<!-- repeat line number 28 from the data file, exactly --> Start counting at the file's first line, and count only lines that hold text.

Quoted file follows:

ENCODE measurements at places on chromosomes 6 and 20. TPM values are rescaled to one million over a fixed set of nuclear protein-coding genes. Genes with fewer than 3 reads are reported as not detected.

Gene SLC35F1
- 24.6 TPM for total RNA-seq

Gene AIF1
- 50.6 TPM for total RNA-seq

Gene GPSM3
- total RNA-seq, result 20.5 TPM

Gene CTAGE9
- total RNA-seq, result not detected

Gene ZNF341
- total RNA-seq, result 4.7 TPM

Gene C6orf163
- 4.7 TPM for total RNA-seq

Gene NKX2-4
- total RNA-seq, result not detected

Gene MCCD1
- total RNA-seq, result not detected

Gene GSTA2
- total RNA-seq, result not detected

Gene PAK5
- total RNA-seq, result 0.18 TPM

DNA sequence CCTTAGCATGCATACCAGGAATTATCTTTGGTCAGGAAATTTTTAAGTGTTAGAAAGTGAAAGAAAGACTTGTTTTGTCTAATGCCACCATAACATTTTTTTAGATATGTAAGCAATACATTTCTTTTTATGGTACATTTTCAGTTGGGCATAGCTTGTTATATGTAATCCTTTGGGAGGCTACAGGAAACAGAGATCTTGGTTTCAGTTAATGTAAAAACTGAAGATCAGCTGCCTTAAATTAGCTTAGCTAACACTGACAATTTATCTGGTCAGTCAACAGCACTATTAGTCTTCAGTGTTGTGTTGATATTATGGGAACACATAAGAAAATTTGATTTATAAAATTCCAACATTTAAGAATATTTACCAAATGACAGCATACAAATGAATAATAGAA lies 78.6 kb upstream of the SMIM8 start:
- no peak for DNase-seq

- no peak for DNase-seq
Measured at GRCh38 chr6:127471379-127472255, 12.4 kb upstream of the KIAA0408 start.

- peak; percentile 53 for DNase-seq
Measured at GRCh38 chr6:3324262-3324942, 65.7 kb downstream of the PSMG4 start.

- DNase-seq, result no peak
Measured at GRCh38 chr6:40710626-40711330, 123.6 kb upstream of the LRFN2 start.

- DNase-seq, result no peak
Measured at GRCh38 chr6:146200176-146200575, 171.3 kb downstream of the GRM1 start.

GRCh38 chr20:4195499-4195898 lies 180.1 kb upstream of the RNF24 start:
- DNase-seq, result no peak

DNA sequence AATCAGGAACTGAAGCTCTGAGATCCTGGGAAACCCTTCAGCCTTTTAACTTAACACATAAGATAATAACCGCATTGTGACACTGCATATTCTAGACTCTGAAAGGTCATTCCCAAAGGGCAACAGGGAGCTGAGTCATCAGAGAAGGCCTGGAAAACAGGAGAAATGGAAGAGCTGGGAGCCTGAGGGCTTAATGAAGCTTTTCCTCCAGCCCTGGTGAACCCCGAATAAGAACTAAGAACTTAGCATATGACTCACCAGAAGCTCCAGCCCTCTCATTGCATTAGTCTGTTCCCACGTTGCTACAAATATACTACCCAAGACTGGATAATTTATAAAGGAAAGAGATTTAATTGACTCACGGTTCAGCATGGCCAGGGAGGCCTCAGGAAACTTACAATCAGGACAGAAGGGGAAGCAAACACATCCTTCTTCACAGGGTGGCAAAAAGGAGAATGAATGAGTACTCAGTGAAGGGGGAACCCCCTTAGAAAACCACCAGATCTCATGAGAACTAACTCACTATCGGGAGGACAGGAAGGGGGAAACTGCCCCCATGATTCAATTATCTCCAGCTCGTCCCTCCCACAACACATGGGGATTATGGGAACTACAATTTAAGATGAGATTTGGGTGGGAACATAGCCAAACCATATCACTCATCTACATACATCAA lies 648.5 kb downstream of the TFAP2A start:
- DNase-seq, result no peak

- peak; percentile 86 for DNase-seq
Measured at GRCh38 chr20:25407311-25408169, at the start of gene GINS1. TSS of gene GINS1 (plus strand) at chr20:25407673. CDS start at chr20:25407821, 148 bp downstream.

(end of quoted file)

- DNase-seq, result no peak